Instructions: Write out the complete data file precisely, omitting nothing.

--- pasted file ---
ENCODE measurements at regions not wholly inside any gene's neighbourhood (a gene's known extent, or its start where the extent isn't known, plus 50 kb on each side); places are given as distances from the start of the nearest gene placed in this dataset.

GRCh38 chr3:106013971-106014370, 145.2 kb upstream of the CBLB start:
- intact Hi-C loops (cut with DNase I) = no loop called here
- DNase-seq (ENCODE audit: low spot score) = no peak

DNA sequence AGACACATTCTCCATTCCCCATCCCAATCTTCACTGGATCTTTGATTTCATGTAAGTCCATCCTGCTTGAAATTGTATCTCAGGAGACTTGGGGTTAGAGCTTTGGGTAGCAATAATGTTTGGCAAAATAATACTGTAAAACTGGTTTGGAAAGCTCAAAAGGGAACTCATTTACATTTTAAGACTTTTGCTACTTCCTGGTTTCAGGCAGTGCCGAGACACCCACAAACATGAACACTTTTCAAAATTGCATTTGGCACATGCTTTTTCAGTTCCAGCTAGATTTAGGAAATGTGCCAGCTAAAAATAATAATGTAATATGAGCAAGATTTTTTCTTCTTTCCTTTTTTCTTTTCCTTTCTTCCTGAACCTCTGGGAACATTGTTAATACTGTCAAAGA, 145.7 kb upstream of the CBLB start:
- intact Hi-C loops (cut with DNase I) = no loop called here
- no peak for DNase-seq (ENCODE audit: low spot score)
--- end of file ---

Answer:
ENCODE measurements at regions not wholly inside any gene's neighbourhood (a gene's known extent, or its start where the extent isn't known, plus 50 kb on each side); places are given as distances from the start of the nearest gene placed in this dataset.

GRCh38 chr3:106013971-106014370, 145.2 kb upstream of the CBLB start:
- intact Hi-C loops (cut with DNase I) = no loop called here
- DNase-seq (ENCODE audit: low spot score) = no peak

DNA sequence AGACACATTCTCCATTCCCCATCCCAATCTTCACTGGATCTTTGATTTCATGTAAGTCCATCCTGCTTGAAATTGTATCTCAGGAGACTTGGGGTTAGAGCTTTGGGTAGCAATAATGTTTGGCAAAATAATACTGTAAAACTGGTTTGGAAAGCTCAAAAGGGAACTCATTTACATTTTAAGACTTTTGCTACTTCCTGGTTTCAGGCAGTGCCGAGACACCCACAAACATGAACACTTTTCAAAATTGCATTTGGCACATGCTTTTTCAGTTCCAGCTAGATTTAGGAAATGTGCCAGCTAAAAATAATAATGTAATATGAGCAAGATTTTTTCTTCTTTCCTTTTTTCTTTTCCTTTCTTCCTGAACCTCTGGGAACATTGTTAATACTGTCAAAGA, 145.7 kb upstream of the CBLB start:
- intact Hi-C loops (cut with DNase I) = no loop called here
- no peak for DNase-seq (ENCODE audit: low spot score)